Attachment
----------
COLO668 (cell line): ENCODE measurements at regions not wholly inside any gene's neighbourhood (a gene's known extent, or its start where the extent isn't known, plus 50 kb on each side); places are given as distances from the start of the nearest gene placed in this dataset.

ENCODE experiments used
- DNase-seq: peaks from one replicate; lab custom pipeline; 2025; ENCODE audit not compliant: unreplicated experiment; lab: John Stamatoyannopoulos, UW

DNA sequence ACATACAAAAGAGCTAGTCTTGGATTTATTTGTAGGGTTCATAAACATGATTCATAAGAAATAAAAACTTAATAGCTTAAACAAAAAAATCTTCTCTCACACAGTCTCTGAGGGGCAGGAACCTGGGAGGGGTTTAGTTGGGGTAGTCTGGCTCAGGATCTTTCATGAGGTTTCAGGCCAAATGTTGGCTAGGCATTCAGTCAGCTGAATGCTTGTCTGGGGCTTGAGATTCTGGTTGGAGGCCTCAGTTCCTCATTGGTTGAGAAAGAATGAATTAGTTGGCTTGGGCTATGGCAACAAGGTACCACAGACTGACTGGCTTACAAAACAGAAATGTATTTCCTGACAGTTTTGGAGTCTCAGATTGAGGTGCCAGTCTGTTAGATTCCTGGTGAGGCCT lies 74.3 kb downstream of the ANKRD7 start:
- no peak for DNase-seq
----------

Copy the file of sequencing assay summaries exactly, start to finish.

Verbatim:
COLO668 (cell line): ENCODE measurements at regions not wholly inside any gene's neighbourhood (a gene's known extent, or its start where the extent isn't known, plus 50 kb on each side); places are given as distances from the start of the nearest gene placed in this dataset.

ENCODE experiments used
- DNase-seq: peaks from one replicate; lab custom pipeline; 2025; ENCODE audit not compliant: unreplicated experiment; lab: John Stamatoyannopoulos, UW

DNA sequence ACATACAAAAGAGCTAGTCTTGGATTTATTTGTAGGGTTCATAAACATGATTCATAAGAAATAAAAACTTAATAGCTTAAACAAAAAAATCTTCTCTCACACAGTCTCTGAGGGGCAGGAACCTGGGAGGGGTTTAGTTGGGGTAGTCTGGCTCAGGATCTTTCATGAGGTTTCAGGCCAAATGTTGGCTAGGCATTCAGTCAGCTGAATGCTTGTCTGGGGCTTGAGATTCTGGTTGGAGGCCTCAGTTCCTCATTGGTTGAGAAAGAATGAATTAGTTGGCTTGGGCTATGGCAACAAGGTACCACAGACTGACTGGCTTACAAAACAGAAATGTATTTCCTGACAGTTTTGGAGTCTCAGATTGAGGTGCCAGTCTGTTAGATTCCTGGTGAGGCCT lies 74.3 kb downstream of the ANKRD7 start:
- no peak for DNase-seq